It's journalism's dirty little secret: Just because we have information doesn't necessarily mean we're going to use it, writes William Kole of the Associated Press for the New England First Amendment Coalition. When AP asked officials in Newtown, Ct., for the tapes of 911 calls made during last December's school massacre, it touched off a debate pitting privacy rights against the public's right to know. Newtown's police department denied the request, and the AP appealed to the state Freedom of Information Commission, which now has ordered the tapes' release.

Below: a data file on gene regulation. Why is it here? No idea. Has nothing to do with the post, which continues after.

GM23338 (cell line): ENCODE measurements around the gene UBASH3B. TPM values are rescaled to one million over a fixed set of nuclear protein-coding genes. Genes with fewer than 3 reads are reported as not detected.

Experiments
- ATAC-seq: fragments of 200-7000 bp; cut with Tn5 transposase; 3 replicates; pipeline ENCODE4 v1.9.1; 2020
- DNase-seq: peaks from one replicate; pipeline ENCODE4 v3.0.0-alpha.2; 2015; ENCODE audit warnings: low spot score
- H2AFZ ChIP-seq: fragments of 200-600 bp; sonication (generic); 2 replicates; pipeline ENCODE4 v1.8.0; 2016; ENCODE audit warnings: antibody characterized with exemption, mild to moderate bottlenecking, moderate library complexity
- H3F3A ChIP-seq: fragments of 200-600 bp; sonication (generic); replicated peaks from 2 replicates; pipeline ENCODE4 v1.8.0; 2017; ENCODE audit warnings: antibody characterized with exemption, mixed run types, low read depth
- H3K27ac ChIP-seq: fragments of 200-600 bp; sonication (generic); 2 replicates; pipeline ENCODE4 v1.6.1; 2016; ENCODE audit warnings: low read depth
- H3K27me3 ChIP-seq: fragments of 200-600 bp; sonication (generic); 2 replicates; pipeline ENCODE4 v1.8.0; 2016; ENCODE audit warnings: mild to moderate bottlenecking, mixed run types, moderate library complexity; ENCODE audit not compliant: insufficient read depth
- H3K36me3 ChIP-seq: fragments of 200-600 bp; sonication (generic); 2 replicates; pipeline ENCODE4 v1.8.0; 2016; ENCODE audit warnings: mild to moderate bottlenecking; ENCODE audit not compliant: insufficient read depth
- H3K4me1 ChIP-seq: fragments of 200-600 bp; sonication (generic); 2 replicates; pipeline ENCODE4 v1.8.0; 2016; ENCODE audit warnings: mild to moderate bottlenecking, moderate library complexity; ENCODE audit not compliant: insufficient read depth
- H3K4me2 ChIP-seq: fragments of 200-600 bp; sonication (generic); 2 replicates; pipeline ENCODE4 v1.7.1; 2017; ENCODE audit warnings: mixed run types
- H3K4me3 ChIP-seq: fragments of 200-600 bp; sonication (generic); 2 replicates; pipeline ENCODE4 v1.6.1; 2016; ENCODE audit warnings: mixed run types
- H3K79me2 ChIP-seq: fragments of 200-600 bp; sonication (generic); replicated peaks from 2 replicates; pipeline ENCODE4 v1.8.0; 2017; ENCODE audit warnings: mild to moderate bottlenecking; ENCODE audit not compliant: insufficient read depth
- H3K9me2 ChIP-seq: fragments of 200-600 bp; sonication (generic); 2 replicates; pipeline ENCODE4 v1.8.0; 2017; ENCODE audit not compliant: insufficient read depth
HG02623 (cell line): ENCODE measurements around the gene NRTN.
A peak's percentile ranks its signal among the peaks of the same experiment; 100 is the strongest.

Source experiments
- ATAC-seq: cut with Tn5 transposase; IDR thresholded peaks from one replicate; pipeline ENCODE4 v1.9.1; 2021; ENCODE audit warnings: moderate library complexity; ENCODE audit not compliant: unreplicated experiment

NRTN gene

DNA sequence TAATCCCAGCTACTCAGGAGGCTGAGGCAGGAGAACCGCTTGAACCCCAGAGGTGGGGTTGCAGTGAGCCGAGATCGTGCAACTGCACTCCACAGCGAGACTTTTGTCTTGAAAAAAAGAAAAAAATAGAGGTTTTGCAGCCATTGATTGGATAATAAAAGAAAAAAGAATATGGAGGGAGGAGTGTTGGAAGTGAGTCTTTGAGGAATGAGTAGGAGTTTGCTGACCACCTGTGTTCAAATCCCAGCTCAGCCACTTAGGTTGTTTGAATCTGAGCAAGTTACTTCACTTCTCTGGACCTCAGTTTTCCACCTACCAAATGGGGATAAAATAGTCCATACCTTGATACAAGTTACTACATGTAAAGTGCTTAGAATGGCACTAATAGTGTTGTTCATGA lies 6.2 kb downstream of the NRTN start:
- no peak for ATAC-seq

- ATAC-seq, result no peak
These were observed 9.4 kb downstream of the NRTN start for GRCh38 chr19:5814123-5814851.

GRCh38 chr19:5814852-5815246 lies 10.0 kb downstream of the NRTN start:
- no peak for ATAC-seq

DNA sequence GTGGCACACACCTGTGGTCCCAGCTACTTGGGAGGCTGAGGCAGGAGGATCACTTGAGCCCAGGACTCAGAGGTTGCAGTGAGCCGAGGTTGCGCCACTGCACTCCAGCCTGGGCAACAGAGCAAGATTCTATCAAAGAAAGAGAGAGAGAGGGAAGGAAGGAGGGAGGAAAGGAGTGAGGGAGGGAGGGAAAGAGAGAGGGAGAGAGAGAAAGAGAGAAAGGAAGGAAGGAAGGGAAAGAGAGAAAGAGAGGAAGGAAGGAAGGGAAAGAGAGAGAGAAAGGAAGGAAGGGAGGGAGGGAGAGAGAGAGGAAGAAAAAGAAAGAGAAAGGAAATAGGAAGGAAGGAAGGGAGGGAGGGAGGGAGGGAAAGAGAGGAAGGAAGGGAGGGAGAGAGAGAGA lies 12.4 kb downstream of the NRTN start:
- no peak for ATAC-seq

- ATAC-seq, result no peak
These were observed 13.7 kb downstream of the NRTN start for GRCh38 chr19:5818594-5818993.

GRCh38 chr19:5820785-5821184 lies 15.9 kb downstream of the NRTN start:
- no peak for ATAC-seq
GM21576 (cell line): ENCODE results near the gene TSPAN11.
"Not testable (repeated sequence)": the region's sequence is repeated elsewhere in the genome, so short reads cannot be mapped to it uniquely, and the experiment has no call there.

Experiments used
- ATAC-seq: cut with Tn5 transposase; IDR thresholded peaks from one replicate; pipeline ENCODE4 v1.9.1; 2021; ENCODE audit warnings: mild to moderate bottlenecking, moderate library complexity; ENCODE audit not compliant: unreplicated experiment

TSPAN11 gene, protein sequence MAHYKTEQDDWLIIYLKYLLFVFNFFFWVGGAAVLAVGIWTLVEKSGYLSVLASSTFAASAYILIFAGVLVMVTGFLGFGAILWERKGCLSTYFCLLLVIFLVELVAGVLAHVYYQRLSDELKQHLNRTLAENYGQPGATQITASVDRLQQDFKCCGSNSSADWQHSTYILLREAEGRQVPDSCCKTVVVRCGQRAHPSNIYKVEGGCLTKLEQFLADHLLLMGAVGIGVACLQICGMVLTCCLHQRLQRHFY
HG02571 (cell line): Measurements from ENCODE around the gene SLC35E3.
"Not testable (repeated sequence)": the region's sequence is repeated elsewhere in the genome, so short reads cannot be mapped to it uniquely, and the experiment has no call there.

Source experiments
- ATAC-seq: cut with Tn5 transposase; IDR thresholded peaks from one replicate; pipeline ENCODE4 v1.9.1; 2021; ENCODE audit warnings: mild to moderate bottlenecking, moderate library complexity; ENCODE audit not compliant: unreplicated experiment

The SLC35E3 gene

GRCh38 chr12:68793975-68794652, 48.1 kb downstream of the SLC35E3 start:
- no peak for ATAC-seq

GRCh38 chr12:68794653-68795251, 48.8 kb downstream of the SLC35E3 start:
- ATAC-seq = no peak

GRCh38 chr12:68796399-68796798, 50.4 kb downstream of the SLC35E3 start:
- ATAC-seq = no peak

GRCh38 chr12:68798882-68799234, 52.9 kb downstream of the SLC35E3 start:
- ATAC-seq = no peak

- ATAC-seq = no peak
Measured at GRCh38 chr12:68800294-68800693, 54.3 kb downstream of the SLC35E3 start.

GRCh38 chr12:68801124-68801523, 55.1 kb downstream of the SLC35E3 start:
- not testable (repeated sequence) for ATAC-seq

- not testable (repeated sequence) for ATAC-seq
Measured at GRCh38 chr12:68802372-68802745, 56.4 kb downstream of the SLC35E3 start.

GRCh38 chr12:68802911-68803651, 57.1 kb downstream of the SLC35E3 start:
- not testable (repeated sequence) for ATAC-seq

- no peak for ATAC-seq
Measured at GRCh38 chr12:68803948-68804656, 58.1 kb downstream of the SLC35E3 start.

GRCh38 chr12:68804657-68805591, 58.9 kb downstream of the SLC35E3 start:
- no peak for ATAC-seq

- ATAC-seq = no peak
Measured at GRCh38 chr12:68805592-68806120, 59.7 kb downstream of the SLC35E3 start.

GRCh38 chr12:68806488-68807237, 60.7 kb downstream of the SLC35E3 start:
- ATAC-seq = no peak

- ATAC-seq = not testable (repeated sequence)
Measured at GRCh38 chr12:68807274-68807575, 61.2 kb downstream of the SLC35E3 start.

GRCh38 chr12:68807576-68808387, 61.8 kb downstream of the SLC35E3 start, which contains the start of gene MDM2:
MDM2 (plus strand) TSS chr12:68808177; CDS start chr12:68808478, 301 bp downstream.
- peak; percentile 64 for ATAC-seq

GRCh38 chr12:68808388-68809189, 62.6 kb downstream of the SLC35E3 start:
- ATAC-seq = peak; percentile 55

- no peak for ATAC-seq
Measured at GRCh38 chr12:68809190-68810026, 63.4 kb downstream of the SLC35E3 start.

That won't happen until courts rule on an appeal by prosecutor Stephen Sedensky, who leads the investigation into the rampage. Sedensky argues that Newtown citizens “shouldn't have to worry that their calls for help in their most vulnerable moments will become fodder for the evening news.” That's not what this is all about, Kole says. “It's not about a sensational media preying on innocents and exploiting their agony. It's about reporters getting access to recordings that could shed light on the law enforcement response to one of the worst school shootings in U.S. history. As the AP argued, “Although there is no doubt that the Sandy Hook murders were brutal and an incomprehensible act, that does not provide a basis to ignore the law.” Kole says the AP wants to review the recordings “and determine what – if any – of it would meet our standards for publication. We might wind up using little or none of it. But we have the right to see it. It's our job to ensure that law enforcement is doing theirs.”